According to the CDC more than 3 million student athletes receive concussions every year, but an estimated 86% go undiagnosed. In order to address this major problem in our community, my club, TJ Bioengineering, has built a tool for trainers and coaches to use for a more portable, affordable, and faster screening of concussions.
We used a common diagnostic methodology, the tracking of patient's eye movements in response to stimuli. The main difference? Cost and portability. Hospital equipment to perform such tests range from $9,000 to $20,000, while our device, because of the materials used, can be built for less $80 by leveraging recent developments in inexpensive hardware. We mounted two PS3 Eye Cameras to Google Cardboard and wired the input to an Raspberry Pi attached to the headset. Four LEDs were wired and positioned around the frame of the headset. We use OpenCV (Computer Vision library) to track the user’s eyes as the LEDs are turned on and off. As previous studies have shown, erratic eye movements are a reliable biomarker for concussions and the results are communicated via Bluetooth to an iPhone app used by a sideline trainer. Our club has built and tested a working prototype that carries out these functions.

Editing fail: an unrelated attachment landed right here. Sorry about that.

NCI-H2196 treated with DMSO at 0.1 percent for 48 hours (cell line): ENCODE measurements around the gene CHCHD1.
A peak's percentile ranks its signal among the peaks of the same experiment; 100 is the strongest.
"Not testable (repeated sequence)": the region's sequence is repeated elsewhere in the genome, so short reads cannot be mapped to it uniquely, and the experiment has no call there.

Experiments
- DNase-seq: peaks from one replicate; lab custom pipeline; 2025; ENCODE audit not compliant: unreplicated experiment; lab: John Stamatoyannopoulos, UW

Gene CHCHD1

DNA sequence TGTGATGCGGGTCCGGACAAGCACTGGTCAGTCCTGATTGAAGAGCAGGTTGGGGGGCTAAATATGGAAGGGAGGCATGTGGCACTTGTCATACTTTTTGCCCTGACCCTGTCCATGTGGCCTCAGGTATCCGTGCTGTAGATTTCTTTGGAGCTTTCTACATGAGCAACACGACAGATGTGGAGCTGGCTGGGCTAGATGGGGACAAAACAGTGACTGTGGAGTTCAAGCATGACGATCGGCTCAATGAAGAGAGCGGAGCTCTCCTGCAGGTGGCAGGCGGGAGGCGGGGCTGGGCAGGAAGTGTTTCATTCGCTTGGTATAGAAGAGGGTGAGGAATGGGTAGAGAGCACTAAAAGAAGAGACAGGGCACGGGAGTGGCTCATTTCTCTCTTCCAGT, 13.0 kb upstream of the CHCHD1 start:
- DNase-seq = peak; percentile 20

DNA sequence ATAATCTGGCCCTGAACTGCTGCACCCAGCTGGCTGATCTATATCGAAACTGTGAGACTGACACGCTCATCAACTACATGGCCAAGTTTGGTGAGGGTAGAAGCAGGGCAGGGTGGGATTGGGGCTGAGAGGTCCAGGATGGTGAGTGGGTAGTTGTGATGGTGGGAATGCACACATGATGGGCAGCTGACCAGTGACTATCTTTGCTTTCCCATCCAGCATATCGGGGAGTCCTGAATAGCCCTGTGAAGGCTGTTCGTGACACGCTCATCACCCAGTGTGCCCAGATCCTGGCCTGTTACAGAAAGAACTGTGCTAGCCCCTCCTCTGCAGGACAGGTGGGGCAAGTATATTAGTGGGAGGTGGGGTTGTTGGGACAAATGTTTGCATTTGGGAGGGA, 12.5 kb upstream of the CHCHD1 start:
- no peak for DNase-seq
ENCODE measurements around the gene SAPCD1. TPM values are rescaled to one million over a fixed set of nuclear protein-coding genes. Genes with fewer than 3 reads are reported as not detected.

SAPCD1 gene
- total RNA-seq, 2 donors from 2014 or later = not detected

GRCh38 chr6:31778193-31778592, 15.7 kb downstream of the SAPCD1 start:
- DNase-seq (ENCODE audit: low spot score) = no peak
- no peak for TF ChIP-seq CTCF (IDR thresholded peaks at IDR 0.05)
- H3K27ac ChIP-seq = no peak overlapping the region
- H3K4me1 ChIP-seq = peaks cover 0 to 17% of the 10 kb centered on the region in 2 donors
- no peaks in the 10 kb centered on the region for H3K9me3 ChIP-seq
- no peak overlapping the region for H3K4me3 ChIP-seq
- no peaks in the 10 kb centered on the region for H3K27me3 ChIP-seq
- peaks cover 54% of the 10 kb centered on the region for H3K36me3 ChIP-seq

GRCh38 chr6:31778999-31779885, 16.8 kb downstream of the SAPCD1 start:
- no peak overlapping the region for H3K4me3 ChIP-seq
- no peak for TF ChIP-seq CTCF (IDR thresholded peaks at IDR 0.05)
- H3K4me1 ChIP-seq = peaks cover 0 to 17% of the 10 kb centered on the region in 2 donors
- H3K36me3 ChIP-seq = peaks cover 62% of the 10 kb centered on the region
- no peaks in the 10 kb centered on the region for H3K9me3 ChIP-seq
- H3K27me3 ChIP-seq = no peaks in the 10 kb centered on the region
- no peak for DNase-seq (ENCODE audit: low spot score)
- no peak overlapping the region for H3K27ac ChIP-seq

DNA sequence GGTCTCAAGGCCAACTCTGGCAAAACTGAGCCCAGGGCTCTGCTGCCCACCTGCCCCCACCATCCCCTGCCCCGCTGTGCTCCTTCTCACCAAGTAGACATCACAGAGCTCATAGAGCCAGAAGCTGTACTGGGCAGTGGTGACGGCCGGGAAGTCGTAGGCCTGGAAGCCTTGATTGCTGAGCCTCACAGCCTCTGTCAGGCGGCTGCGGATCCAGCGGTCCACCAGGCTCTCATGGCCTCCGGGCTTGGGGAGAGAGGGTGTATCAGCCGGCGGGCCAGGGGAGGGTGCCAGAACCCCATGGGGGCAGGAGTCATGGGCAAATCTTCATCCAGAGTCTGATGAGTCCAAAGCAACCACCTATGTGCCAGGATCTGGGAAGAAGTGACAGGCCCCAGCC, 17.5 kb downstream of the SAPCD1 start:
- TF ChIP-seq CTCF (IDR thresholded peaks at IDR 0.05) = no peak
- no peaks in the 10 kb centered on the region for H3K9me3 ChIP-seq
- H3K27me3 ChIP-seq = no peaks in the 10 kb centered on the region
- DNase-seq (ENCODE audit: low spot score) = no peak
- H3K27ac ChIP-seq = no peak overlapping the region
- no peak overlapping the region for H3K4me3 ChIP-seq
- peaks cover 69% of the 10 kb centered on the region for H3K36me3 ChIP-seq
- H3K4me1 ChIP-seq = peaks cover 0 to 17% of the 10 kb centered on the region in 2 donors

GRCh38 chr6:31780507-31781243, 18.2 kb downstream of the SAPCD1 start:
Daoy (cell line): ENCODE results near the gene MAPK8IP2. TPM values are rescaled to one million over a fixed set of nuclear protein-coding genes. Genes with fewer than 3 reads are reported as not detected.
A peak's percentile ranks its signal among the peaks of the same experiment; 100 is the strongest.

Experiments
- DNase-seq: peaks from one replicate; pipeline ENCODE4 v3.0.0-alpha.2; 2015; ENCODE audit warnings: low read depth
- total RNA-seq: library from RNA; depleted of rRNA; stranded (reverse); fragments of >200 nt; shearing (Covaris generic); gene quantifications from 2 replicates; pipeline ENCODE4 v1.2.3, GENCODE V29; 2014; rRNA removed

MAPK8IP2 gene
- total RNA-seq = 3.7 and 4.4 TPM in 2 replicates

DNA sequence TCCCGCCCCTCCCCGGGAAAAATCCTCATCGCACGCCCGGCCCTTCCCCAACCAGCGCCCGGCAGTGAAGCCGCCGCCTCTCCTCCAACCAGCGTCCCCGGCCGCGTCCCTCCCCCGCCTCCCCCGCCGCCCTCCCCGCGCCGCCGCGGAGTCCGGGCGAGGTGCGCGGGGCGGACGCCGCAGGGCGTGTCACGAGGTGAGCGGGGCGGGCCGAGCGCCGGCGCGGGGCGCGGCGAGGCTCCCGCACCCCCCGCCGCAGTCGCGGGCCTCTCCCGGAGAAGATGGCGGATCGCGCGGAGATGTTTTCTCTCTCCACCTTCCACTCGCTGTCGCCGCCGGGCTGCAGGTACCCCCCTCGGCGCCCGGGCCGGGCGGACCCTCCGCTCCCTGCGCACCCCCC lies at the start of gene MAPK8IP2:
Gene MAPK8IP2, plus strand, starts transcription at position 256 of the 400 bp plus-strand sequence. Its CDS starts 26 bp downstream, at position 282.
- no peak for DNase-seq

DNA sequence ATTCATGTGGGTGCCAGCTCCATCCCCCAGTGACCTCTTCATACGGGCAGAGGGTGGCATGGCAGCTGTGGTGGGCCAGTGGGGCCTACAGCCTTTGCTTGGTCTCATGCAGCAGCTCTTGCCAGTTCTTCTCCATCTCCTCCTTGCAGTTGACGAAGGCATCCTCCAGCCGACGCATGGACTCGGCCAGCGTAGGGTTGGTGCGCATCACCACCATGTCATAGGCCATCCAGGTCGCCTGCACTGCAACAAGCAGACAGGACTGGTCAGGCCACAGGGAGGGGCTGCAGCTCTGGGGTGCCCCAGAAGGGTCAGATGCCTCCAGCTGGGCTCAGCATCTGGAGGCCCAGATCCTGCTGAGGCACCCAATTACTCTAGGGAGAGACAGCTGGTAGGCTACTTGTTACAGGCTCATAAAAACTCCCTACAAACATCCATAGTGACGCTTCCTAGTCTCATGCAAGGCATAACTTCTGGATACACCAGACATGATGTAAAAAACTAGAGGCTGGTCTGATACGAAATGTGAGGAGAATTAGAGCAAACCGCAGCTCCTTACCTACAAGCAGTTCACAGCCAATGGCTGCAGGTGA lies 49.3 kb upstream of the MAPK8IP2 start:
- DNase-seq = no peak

Importantly, our system is not technically a diagnosis tool but rather an investigational screening tool for athletic trainers to use on the sidelines. Last spring we beta tested our device at my high school in Fairfax County and with 12 different concussions diagnosed over a month, 78% of students who were screened positive with our device on the sideline, later also tested positive with traditional tests in the clinic. This fall season, we have collaborated with athletic trainers to have organized a more large scale test with Fairfax County Public Schools where we can collect data over the football season. By funding this project, we can dramatically make participating sports safer by reducing potential for further damage when playing.
Funded by Northern Virginia (NOVA) (January 2017)